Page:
Miriam Suzanne is a product manager, user-experience designer, writer, speaker, and open source developer.
Depending who you ask, CSS is either awesome or broken. CSS is not a programming language, unless it is. CSS is too simple and entirely too difficult. CSS is weird – not like other languages, and not like print design either, but trapped in a strange middle ground with unique rules and constraints.
The web is designed to work across platforms, devices, languages, and interfaces – but how can we possibly design for that unknown and always-changing canvas? CSS is designed to be resilient, declarative, accessible, and contextual – with progressive enhancement and graceful degradation built in. We’ll look at practical ways to leverage those aspects of the language in our everyday work. We don’t have to wait years for support in every browser before we use the new features, and we don’t have to duplicate our work for every browser we support. From layouts to variables, support queries, and duplicated properties – we can write resilient and modern CSS that works across the entire web, now and into the future.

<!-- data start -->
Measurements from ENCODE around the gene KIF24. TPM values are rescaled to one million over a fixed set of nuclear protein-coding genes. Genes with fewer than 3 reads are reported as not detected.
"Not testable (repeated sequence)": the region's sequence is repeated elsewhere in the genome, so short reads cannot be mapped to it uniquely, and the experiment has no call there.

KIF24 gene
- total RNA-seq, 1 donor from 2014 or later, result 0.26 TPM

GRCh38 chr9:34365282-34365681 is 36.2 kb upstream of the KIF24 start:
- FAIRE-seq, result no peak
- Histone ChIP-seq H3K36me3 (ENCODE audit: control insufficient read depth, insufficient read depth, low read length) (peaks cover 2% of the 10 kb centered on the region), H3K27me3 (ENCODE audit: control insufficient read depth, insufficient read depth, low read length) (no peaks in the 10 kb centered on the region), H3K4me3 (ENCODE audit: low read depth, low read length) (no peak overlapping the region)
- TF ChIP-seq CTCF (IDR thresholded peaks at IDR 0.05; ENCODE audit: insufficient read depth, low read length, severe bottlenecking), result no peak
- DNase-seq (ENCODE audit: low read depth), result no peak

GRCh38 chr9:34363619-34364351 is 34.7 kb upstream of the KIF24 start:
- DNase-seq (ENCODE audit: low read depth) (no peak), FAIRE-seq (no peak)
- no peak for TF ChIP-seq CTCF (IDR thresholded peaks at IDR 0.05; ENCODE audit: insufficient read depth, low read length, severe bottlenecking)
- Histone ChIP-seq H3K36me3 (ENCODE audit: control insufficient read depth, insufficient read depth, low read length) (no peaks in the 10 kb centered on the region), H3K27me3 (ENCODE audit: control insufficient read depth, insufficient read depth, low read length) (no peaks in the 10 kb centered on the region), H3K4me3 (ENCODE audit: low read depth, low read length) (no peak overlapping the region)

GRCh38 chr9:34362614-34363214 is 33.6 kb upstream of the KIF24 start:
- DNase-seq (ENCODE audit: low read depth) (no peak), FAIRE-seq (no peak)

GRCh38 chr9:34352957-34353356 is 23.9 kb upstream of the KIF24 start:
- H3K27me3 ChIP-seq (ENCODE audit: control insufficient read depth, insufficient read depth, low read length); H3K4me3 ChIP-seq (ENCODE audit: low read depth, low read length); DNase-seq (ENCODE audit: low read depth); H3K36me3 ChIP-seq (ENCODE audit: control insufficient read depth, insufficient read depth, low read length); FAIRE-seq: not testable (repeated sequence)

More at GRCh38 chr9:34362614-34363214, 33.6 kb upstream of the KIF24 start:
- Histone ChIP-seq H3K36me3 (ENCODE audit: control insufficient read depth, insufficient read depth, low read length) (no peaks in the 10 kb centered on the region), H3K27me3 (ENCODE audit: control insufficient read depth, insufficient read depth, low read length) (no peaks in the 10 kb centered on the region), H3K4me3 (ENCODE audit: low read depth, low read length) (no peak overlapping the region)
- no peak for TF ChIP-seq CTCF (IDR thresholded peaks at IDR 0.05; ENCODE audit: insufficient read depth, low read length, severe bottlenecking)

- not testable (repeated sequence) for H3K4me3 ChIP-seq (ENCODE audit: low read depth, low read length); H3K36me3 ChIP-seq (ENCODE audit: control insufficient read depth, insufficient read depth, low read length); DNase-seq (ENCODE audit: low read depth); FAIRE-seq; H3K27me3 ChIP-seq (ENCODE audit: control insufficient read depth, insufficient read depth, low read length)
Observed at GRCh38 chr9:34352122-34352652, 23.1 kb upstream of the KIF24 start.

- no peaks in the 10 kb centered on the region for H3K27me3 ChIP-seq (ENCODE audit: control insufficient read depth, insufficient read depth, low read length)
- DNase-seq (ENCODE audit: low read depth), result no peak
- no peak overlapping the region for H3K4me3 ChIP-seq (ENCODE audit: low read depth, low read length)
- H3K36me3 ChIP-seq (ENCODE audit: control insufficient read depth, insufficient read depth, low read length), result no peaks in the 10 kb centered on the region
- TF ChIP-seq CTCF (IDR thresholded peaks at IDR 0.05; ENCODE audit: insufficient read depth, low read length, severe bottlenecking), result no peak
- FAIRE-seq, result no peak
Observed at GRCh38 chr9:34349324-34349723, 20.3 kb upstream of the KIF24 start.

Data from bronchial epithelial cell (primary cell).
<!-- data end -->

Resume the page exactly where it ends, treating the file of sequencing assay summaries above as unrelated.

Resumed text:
- Use new features before they are universally supported
- Support more browsers with less work
- Use different fallback methods depending on the circumstances
- Understanding caniuse.com as a guide, rather than a gatekeeper
- Understand the radical vision that makes design on the web so unique… and weird